Volume 14, Number 11—November 2008
Books and Media
Searching Eyes: Privacy, the State, and Disease Surveillance in America
University of California Press, Berkeley, California, USA, 2007
Pages: 342; Price: US $19.95 (soft cover)
Searching Eyes is a history of privacy, a value central to the American democratic way of life, and disease surveillance, a core activity critical to the public health mission of intervening as appropriate to protect the populace from preventable causes of illness and death. Public health surveillance is framed as a social practice that is embedded within particular contexts rather than as a purely technical undertaking insulated from politics, law, economics, ethics, and societal forces. The authors cite encounters with tuberculosis (TB), syphilis, HIV/AIDS, and immunization registry efforts to illustrate the pervasive tension in disease surveillance activities that has existed between privacy and the welfare of society since the inception of surveillance in the 19th century.
Although public health officials take for granted the long-established disease surveillance system that enables them to monitor the public’s health, such practices are not viewed as positively by the populace who contest the feared intrusion into what is perceived as an American’s right to privacy. Even the medical community, our strongest ally in public health activities, has feared the intrusion and encroachment of the doctor–patient relationship. The well-publicized AIDS struggle in the early 1980s captured our attention as we strived to respond to the political and ethical questions that up until that time, had only received an episodic focus.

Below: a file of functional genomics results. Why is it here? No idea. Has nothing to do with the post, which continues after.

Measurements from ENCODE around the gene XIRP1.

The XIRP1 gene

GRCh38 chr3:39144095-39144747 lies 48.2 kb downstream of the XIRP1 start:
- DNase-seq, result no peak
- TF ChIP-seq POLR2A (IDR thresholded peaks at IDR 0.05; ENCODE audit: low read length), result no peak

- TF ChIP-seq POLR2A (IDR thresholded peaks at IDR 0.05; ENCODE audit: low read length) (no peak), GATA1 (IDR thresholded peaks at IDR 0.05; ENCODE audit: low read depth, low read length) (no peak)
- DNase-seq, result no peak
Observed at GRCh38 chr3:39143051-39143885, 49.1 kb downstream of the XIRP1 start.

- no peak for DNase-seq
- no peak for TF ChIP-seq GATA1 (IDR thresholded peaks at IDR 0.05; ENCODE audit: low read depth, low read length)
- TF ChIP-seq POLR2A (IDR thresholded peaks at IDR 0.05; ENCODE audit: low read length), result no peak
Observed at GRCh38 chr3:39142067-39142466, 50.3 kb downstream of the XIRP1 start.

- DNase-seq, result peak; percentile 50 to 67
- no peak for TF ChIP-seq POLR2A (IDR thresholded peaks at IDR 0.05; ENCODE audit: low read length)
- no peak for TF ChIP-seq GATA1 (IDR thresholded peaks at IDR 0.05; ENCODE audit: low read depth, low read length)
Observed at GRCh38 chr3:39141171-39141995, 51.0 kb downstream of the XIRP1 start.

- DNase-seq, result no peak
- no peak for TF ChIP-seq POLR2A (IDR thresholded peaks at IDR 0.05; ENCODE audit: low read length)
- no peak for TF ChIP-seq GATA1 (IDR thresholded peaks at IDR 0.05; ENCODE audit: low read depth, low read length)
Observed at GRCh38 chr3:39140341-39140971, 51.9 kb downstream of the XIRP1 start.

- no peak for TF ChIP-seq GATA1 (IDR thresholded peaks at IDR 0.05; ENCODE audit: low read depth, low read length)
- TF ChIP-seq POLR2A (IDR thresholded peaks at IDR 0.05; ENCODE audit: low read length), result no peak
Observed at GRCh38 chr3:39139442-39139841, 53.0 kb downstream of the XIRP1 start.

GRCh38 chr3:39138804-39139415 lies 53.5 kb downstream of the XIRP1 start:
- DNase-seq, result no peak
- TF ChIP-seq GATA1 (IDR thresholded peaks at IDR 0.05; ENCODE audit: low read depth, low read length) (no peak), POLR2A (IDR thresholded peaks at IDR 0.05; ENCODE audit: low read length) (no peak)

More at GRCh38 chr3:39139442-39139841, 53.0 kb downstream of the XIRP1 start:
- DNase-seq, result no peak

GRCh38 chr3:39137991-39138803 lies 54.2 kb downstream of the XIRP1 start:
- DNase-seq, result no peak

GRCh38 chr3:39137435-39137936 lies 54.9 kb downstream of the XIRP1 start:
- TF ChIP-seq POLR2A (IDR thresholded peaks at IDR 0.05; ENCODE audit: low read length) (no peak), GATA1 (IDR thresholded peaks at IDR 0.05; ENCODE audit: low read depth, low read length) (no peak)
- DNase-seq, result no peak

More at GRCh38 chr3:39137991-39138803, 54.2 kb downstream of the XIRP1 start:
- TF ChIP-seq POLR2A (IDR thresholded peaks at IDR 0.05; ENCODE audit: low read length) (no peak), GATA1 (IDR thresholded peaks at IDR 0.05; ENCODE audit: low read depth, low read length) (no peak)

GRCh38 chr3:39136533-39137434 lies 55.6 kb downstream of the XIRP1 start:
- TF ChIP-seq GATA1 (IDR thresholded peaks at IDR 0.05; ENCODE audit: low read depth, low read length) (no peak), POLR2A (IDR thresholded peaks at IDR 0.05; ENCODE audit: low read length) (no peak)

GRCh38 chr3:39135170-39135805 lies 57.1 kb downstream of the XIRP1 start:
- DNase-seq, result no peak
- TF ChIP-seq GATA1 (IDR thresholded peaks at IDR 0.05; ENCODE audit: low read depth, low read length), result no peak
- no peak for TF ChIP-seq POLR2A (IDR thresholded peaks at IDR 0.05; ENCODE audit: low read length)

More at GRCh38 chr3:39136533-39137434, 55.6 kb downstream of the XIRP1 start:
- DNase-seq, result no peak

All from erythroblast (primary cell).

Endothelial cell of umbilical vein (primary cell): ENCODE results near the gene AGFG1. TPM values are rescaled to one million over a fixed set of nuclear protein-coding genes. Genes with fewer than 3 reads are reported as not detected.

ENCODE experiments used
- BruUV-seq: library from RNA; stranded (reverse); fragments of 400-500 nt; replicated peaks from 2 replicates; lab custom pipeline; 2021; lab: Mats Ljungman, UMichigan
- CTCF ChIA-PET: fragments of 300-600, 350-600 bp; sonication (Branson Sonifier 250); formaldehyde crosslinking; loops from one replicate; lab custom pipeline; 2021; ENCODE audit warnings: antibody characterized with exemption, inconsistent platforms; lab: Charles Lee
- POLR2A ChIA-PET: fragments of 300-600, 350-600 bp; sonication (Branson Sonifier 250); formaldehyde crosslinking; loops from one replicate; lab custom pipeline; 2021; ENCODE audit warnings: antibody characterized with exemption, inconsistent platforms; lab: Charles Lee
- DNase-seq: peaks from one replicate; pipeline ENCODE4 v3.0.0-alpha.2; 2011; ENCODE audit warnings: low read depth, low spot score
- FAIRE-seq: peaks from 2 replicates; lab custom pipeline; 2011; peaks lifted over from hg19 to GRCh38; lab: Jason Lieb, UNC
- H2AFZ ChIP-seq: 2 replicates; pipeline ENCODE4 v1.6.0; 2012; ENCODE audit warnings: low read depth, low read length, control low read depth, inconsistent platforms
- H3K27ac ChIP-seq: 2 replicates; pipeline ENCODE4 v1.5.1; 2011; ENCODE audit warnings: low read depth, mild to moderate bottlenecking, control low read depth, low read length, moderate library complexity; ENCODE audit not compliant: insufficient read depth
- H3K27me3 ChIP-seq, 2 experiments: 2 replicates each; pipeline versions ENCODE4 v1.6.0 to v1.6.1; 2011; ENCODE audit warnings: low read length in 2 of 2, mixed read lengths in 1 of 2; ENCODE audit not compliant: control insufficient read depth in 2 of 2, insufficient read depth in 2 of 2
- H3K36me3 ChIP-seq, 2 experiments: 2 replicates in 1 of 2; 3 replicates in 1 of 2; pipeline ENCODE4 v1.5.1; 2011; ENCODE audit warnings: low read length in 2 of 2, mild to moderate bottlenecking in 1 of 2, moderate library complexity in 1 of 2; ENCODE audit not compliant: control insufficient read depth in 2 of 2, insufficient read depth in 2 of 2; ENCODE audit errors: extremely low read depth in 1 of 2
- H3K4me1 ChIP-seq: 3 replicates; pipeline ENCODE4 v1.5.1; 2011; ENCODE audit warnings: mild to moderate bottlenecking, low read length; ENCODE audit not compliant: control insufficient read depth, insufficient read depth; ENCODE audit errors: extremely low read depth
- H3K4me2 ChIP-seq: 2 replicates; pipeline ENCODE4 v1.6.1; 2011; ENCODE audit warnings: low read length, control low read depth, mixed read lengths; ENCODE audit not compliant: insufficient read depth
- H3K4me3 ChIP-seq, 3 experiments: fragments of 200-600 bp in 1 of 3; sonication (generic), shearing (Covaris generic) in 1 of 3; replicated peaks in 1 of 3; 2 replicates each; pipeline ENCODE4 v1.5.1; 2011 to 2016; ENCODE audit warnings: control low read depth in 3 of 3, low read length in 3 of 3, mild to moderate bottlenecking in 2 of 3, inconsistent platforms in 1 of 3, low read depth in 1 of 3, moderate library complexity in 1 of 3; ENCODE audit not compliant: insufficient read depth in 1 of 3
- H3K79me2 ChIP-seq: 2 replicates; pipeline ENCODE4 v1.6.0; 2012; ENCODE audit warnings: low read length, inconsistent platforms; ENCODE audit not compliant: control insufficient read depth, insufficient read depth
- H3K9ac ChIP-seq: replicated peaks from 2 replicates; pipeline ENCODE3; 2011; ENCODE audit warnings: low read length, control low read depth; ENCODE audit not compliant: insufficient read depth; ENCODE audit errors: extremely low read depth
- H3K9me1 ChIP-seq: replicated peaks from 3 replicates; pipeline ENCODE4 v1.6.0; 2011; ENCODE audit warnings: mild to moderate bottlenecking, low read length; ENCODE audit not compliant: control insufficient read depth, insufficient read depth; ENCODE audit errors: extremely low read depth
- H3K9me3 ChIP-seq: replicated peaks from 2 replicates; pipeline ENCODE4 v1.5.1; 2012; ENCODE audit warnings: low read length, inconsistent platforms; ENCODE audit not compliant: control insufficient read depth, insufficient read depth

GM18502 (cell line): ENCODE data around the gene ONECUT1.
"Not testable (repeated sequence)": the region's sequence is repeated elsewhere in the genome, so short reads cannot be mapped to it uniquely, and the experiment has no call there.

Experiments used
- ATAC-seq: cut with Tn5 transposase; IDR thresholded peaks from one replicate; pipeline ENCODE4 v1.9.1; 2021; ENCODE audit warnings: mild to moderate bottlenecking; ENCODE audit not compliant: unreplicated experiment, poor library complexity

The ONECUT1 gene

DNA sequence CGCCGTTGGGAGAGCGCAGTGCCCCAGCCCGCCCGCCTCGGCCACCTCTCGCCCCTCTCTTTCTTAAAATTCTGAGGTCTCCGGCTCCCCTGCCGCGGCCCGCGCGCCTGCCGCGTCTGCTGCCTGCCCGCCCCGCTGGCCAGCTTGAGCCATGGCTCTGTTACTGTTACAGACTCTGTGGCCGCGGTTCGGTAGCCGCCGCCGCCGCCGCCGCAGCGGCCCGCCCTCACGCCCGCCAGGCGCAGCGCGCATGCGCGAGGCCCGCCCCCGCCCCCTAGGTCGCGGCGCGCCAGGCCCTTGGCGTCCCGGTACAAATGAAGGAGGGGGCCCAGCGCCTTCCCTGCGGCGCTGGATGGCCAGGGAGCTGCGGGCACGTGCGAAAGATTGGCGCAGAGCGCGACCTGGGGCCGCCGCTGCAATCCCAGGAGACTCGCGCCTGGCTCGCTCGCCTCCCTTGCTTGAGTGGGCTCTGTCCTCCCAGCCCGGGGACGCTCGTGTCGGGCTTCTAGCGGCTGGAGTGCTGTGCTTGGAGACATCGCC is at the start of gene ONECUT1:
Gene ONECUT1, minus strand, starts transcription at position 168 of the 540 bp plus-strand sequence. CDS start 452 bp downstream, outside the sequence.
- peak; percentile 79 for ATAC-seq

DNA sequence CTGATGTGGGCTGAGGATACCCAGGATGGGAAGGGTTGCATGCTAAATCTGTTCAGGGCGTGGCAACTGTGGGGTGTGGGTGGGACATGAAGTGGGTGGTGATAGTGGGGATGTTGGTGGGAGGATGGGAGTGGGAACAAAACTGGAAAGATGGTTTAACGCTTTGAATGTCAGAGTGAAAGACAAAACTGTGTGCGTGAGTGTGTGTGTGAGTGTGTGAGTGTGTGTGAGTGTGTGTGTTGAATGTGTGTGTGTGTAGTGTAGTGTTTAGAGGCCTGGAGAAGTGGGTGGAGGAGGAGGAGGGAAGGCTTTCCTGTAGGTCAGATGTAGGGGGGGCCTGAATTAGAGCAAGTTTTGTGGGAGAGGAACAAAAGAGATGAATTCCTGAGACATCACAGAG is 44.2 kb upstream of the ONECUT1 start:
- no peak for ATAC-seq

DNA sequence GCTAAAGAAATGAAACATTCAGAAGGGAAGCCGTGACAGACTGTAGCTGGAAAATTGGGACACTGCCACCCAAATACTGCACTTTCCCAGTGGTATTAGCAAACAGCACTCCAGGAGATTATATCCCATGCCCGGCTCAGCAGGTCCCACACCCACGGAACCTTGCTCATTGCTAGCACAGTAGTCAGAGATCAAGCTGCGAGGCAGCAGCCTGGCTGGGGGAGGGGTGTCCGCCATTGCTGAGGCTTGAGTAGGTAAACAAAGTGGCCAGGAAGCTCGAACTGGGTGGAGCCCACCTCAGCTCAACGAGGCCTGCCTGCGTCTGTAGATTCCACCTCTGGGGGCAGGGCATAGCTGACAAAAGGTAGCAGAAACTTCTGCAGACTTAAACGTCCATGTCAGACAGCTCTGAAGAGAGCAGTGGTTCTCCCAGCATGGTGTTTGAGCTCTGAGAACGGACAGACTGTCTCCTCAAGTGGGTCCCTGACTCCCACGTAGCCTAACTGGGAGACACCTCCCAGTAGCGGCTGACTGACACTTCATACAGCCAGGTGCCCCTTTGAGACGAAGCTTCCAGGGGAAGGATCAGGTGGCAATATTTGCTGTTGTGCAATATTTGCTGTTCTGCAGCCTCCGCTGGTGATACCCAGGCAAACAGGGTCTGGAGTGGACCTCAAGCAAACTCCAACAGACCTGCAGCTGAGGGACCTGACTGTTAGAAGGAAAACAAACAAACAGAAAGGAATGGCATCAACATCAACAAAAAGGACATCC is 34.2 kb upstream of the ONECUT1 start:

One drawback of the book is that the authors cover a wide gamut of topics. Consequently, disease-specific topics are presented without adequately providing the necessary background on the disease entity to the reader. Not all readers may fully understand the necessary disease-specific background that would make the discussions of public health intervention understandable. For instance, the chapter on TB presents a history of the disease from the turn of the 20th century. But if the reader were unaware of the public health threat posed by the undiagnosed or nonadherent TB patient, the reader would understandably question the authority of public health practitioners to occasionally take extraordinary steps to ensure that infection is not transmitted within the community.
Even without a comprehensive background on specific diseases, this book will interest a wide audience, not only public health practitioners but the medical and legal community with whom we partner. Searching Eye tackles a topic that deserves more of our respective attention, for as noted by the authors, “The vitality of democratic communities necessitates an ongoing effort to negotiate and renegotiate the boundaries between privacy, society’s limiting principle, and public health, which at its best has sought to expand the role of government as a guardian against disease and suffering.” I congratulate the authors on their well-researched and thorough discourse on this core public health activity.